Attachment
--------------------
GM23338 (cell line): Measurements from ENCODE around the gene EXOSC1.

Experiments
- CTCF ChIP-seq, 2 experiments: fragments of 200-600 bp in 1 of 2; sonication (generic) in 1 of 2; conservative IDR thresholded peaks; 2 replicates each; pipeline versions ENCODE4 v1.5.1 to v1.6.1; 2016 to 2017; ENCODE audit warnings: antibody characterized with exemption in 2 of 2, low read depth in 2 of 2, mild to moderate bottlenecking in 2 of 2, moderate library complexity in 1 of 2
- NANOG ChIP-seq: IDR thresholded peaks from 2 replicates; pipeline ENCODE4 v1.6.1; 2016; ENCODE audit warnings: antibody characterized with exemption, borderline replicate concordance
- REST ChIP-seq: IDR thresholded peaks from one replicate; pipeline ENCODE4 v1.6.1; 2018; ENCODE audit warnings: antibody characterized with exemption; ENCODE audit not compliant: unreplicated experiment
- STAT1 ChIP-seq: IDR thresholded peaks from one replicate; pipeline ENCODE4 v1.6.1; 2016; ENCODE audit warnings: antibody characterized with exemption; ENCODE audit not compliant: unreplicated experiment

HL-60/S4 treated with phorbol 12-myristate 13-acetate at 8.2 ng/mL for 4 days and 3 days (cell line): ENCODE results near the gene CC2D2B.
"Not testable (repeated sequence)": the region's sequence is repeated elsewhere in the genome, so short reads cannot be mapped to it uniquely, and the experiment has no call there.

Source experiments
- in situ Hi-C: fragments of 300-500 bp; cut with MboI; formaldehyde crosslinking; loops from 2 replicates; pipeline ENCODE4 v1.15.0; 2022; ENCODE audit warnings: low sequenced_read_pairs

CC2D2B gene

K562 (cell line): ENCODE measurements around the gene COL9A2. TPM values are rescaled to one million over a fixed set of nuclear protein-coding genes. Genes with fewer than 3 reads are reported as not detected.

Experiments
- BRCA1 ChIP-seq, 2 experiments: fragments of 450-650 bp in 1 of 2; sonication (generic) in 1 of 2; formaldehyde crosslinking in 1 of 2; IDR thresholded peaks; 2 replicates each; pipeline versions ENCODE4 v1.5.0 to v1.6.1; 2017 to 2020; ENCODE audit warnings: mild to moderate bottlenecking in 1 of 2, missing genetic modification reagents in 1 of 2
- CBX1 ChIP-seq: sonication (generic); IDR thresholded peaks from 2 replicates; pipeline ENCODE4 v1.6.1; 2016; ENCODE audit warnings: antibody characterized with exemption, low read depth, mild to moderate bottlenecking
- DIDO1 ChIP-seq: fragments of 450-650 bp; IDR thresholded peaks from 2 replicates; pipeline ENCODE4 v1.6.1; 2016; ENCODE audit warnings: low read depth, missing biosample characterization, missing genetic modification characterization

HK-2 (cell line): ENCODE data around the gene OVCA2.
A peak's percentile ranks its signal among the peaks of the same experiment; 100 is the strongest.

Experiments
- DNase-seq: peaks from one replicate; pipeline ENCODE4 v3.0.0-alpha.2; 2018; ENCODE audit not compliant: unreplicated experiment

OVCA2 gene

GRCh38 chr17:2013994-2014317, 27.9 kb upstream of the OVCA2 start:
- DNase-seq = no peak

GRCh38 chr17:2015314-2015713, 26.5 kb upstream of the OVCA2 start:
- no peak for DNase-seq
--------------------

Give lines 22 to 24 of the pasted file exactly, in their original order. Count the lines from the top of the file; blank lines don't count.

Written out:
GRCh38 chr17:2013994-2014317, 27.9 kb upstream of the OVCA2 start:
- DNase-seq = no peak

GRCh38 chr17:2015314-2015713, 26.5 kb upstream of the OVCA2 start: